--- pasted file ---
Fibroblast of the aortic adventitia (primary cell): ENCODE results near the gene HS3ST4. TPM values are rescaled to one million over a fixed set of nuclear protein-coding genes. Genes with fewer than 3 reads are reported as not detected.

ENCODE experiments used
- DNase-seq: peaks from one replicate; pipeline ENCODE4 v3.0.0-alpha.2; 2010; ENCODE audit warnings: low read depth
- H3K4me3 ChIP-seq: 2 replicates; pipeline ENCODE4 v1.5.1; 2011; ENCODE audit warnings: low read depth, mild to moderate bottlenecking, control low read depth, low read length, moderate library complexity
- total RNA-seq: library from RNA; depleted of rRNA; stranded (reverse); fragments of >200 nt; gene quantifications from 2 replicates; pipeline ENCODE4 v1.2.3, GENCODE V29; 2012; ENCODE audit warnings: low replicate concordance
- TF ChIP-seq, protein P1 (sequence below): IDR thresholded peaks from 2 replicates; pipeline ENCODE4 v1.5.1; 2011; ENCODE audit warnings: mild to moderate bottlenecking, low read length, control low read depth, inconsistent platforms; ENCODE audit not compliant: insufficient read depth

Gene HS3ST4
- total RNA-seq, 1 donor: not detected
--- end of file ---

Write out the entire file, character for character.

Fibroblast of the aortic adventitia (primary cell): ENCODE results near the gene HS3ST4. TPM values are rescaled to one million over a fixed set of nuclear protein-coding genes. Genes with fewer than 3 reads are reported as not detected.

ENCODE experiments used
- DNase-seq: peaks from one replicate; pipeline ENCODE4 v3.0.0-alpha.2; 2010; ENCODE audit warnings: low read depth
- H3K4me3 ChIP-seq: 2 replicates; pipeline ENCODE4 v1.5.1; 2011; ENCODE audit warnings: low read depth, mild to moderate bottlenecking, control low read depth, low read length, moderate library complexity
- total RNA-seq: library from RNA; depleted of rRNA; stranded (reverse); fragments of >200 nt; gene quantifications from 2 replicates; pipeline ENCODE4 v1.2.3, GENCODE V29; 2012; ENCODE audit warnings: low replicate concordance
- TF ChIP-seq, protein P1 (sequence below): IDR thresholded peaks from 2 replicates; pipeline ENCODE4 v1.5.1; 2011; ENCODE audit warnings: mild to moderate bottlenecking, low read length, control low read depth, inconsistent platforms; ENCODE audit not compliant: insufficient read depth

Gene HS3ST4
- total RNA-seq, 1 donor: not detected